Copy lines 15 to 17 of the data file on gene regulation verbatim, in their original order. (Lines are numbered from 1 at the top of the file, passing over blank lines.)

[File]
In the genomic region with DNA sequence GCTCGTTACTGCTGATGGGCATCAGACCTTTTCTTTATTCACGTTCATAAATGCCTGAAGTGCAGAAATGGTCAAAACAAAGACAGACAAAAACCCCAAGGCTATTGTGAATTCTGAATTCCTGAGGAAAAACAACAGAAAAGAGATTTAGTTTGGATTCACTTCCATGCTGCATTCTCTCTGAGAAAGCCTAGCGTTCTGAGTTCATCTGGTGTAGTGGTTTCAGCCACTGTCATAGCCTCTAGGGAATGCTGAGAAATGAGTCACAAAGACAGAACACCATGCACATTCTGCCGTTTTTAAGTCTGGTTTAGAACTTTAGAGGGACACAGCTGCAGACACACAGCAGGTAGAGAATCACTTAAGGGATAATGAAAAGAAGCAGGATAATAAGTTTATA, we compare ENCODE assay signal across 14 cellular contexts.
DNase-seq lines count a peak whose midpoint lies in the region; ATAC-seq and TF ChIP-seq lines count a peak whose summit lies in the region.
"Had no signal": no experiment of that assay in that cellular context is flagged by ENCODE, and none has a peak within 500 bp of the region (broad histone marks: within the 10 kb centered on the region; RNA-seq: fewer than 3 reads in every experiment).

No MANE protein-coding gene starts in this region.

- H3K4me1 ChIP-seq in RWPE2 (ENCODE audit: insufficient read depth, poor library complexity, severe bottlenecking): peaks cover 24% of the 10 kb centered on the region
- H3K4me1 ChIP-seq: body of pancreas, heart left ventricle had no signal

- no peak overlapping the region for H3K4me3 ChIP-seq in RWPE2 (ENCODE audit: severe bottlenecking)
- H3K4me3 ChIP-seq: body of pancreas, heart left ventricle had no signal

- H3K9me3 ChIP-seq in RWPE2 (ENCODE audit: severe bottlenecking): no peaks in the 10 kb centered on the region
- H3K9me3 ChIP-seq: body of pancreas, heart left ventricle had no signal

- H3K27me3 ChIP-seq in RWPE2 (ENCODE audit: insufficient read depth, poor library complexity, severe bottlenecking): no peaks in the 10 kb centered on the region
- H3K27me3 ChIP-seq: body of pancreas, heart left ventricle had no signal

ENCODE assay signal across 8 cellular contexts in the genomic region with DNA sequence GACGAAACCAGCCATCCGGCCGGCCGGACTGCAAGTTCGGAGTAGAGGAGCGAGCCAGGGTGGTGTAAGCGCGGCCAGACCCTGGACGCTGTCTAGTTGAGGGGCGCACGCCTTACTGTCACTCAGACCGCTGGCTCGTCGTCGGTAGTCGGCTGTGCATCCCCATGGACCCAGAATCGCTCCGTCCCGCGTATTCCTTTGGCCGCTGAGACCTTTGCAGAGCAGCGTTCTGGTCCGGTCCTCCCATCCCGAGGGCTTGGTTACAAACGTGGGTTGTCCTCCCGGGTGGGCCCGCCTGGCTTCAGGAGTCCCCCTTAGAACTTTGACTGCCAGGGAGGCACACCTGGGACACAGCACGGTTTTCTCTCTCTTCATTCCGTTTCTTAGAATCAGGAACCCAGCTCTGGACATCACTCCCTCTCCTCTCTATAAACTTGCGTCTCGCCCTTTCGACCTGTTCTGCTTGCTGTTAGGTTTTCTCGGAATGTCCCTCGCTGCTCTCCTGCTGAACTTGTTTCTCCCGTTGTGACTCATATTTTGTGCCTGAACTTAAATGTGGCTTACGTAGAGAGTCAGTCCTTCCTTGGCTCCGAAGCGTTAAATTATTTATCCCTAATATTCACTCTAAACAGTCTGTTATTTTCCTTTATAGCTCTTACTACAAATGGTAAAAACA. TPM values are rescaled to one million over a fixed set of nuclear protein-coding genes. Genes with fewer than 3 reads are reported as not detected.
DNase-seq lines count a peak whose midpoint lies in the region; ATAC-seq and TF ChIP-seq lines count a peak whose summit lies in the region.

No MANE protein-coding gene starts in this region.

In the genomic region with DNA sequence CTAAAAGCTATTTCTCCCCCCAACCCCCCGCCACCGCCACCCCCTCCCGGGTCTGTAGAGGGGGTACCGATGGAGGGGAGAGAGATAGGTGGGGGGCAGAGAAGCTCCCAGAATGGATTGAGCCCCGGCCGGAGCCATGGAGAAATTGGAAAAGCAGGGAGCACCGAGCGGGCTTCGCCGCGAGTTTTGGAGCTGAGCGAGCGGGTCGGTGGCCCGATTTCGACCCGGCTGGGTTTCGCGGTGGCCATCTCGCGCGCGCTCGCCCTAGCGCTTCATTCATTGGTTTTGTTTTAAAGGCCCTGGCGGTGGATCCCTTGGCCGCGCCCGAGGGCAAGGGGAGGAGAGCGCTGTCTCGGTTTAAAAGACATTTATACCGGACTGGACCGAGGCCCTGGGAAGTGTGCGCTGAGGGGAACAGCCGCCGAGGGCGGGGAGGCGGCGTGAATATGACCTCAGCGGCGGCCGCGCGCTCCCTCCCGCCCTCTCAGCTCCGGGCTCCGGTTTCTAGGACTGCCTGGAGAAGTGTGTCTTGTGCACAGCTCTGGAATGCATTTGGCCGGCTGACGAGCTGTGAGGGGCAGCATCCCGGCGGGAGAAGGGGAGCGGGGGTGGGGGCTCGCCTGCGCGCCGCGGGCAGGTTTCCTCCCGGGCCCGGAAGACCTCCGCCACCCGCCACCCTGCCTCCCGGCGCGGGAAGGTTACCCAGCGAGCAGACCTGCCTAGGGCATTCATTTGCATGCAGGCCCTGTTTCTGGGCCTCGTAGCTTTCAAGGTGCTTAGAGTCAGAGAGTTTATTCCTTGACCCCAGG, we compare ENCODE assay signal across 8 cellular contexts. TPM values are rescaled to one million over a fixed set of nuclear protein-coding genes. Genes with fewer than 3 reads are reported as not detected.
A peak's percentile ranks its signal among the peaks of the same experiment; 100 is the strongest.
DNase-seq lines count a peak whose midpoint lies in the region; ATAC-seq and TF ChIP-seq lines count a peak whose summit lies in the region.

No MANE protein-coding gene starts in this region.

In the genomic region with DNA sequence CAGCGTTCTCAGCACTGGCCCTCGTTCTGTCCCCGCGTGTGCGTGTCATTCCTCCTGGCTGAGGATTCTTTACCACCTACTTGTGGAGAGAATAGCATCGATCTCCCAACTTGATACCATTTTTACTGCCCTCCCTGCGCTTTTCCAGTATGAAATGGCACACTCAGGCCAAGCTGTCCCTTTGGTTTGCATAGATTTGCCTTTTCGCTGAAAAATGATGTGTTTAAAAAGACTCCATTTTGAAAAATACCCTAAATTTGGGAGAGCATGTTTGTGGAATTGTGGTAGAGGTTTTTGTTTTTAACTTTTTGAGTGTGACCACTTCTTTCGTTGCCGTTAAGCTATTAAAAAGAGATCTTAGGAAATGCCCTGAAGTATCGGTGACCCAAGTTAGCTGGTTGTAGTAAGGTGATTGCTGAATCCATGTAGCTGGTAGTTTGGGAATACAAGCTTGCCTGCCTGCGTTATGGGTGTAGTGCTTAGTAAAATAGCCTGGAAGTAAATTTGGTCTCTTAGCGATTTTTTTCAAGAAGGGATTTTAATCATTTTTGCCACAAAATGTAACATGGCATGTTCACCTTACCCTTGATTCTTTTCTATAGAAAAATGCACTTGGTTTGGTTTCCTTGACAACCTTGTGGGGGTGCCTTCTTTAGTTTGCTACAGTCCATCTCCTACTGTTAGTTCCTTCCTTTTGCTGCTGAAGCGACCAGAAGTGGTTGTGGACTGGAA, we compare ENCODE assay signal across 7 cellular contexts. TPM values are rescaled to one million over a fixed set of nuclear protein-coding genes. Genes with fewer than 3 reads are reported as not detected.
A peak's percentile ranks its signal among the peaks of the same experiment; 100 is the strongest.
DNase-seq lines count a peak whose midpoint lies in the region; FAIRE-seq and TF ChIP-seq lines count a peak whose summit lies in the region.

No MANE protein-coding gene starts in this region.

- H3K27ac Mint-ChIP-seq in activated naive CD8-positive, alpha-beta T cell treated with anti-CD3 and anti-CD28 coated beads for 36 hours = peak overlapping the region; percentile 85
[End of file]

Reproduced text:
No MANE protein-coding gene starts in this region.

In the genomic region with DNA sequence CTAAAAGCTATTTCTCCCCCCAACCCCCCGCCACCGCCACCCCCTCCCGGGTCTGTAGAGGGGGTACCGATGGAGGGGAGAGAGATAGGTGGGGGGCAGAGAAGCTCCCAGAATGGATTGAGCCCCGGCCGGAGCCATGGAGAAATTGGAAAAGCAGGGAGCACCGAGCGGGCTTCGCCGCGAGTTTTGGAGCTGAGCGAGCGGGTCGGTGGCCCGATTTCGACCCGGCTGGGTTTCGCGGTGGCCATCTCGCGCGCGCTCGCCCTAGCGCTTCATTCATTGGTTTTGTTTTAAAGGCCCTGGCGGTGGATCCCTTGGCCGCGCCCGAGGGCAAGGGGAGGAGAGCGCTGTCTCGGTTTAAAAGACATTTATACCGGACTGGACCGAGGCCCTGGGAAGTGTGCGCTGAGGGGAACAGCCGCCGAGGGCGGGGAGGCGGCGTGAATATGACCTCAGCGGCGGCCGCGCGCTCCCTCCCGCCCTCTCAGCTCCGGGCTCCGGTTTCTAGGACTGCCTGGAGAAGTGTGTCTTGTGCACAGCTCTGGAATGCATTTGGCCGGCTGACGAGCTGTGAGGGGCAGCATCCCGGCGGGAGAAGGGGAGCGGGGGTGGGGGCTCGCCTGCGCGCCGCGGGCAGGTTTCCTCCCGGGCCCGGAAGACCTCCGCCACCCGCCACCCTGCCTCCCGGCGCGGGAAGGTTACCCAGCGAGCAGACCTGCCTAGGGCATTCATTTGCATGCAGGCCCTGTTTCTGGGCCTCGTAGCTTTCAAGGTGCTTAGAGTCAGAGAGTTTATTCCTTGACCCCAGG, we compare ENCODE assay signal across 8 cellular contexts. TPM values are rescaled to one million over a fixed set of nuclear protein-coding genes. Genes with fewer than 3 reads are reported as not detected.
A peak's percentile ranks its signal among the peaks of the same experiment; 100 is the strongest.